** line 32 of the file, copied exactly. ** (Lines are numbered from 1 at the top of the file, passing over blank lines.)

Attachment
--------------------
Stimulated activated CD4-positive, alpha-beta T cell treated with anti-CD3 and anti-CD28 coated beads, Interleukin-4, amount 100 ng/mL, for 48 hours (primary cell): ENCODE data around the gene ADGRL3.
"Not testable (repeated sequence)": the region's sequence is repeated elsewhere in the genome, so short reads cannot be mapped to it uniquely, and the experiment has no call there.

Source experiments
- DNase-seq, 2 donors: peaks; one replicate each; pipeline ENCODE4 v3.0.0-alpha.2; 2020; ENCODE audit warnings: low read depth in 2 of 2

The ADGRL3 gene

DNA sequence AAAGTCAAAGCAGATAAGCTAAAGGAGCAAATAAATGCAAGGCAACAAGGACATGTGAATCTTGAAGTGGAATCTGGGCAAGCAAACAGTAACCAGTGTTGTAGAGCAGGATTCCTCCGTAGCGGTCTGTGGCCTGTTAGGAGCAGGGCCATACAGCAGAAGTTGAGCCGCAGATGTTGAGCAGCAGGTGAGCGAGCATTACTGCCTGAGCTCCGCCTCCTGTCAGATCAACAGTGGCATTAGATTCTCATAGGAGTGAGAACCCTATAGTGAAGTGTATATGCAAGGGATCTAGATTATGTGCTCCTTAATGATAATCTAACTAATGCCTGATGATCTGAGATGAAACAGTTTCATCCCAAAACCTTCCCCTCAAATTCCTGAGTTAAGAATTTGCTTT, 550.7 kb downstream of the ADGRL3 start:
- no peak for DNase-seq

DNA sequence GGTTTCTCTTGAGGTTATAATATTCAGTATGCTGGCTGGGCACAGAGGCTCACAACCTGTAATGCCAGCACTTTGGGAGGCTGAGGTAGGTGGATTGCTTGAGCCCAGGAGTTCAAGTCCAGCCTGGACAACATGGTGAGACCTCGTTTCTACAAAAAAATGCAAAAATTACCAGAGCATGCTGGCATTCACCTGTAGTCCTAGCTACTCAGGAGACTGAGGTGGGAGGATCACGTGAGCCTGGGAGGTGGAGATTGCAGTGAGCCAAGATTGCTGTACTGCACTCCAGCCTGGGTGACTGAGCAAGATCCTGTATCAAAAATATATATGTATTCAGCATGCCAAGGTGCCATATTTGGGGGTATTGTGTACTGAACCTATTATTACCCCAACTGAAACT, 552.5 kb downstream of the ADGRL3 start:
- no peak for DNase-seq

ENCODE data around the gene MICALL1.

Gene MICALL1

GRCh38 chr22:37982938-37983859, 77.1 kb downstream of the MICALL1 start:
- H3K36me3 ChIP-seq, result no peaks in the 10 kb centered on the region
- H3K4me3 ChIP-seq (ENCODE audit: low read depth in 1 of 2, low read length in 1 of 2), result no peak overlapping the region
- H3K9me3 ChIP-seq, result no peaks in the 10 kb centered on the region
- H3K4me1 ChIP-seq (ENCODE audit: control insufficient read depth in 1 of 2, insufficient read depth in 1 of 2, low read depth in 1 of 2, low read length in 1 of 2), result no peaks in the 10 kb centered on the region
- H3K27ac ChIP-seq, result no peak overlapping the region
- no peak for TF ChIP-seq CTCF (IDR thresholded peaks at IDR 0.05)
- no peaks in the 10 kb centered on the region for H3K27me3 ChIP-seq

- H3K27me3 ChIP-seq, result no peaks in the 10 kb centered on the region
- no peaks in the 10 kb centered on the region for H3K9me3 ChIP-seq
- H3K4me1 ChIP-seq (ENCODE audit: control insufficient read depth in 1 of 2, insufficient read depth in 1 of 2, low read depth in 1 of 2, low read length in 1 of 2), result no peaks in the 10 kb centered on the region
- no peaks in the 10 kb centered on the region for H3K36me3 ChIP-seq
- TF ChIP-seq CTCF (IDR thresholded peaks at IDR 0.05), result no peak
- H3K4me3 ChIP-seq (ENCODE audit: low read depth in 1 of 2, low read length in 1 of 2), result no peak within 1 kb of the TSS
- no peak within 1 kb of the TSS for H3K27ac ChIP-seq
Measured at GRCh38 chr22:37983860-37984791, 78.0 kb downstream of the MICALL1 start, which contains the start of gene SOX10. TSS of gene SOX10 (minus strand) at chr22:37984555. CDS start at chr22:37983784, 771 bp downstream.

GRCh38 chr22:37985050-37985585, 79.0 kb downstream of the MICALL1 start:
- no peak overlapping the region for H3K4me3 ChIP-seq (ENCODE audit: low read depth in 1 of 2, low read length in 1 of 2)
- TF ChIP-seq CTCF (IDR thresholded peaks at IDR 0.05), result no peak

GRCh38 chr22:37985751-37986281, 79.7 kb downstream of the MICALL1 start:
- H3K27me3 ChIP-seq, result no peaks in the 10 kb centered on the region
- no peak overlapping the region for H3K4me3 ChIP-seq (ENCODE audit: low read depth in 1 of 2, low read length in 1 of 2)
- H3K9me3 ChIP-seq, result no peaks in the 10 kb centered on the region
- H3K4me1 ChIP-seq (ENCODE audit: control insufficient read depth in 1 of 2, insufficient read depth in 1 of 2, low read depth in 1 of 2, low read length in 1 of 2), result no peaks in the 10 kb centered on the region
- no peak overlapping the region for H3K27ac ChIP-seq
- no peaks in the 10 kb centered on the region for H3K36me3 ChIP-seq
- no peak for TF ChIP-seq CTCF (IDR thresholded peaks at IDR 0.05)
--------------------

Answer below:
- H3K27me3 ChIP-seq, result no peaks in the 10 kb centered on the region